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Analyte: Calcium

Specimen Type: Serum, Heparin Plasma

Optimum Volume: 1 mL


2-8°C -20°C -70°C
3 weeks 8 months 1 year

Reporting units: mg/dL

Method: Complexometric

Biological or Clinical Significance:

Calcium is the major material used in mineralization of bones. The calcium content of an adult is somewhat over 1 kg (25000 mmol), i.e. about 2% of the body weight. Of this, 99% is present as calcium hydroxyapatite in bones and less than 1% is present in the extraosseous ICS (intracellular space) or ECS (extracellular space). The calcium level in the ECS (approx.100 mmol) is in dynamic equilibrium with the rapidly exchangeable fraction of bone calcium. Calcium ions affect the contractility of the heart and the skeletal musculature and are essential for the function of the nervous system. In addition, calcium ions play an important role in blood clotting and bone mineralization. In plasma, calcium is bound to a considerable extent to proteins (approx.40%), 10% is in the form of inorganic complexes and 50% is present as free (ionized) calcium. The body ’s calcium balance is regulated by the parathyroid hormone (PTH), calcitriol (CT) and calcitonin.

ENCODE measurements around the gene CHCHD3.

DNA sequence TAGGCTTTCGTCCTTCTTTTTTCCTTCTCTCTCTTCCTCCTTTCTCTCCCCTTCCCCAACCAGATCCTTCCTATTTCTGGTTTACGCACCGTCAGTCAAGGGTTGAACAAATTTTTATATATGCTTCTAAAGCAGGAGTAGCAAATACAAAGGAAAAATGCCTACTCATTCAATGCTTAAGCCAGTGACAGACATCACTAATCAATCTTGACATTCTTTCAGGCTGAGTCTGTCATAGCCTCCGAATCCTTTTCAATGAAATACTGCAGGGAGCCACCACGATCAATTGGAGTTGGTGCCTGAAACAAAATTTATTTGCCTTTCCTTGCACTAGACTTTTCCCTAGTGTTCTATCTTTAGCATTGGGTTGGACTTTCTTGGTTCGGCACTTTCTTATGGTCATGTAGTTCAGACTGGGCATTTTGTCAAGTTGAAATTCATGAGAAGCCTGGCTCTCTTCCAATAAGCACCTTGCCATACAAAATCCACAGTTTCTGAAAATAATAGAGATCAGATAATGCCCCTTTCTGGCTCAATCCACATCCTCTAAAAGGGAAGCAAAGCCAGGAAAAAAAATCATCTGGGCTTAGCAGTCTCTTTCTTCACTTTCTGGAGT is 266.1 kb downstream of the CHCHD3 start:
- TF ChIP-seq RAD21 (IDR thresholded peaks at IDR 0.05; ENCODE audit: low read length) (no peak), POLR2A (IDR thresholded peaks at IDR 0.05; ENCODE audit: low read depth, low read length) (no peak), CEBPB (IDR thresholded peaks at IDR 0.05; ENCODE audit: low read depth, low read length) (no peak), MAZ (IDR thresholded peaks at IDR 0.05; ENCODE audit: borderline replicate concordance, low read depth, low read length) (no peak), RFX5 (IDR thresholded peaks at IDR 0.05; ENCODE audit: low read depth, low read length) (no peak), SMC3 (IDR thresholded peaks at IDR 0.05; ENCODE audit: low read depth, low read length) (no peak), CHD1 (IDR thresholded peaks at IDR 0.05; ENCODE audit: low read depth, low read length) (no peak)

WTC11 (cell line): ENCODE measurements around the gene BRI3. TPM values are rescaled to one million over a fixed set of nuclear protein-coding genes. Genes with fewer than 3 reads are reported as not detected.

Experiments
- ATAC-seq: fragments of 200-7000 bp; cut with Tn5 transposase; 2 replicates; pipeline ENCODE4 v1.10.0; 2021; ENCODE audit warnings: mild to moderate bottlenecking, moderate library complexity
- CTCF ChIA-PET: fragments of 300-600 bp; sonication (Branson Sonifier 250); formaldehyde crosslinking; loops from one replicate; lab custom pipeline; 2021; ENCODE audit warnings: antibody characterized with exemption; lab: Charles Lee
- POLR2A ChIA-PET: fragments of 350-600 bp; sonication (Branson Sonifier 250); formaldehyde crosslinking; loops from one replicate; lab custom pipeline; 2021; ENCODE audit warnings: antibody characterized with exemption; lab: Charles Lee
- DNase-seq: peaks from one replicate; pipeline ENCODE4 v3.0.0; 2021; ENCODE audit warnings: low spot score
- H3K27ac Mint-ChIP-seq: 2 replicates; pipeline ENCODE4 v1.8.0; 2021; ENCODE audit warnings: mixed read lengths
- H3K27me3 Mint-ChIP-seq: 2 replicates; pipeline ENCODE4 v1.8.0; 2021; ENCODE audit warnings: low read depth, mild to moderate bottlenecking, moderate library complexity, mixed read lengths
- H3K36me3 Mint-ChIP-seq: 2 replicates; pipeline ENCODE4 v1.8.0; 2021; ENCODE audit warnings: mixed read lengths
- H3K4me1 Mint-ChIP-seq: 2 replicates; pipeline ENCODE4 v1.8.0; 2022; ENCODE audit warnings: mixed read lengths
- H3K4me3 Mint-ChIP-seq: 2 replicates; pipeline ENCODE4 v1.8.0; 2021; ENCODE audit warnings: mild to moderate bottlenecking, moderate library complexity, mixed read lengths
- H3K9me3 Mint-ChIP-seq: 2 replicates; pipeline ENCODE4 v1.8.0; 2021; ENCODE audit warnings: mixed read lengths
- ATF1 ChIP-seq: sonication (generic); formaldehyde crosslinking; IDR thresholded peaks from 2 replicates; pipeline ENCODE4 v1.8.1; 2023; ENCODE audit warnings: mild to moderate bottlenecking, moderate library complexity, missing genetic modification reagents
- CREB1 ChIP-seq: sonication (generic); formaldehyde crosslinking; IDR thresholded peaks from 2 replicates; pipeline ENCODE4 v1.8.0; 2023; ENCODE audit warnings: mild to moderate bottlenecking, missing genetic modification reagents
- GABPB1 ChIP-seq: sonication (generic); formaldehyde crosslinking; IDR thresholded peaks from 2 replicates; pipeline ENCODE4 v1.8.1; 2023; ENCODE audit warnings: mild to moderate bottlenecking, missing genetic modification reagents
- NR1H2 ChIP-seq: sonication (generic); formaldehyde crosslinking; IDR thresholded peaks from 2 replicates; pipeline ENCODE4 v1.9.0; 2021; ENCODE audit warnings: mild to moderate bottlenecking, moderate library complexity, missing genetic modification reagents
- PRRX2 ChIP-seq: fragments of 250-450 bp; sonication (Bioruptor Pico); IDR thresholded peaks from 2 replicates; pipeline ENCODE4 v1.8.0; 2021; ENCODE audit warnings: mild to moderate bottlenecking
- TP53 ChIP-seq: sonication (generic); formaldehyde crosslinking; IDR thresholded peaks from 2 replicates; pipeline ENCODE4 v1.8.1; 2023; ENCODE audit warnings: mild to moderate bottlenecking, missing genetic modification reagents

The measurement of calcium is used for the diagnosis and monitoring of hypocalcemia and hypercalcemia in serum. The characteristic symptom of hypocalcemia is latent or manifest tetany and osteomalacia. Hypercalcemia is primarily brought about by increased mobilization of calcium from the skeletal system (osteoporosis) or increased intestinal absorption.

The main significance of determining urinary calcium lies in the differentiation between hypercalciuria and hypocalciuria and the differential diagnosis of nephrolithiasis.

Principle of Test Method:

The calcium assay is an automated colorimetric method.

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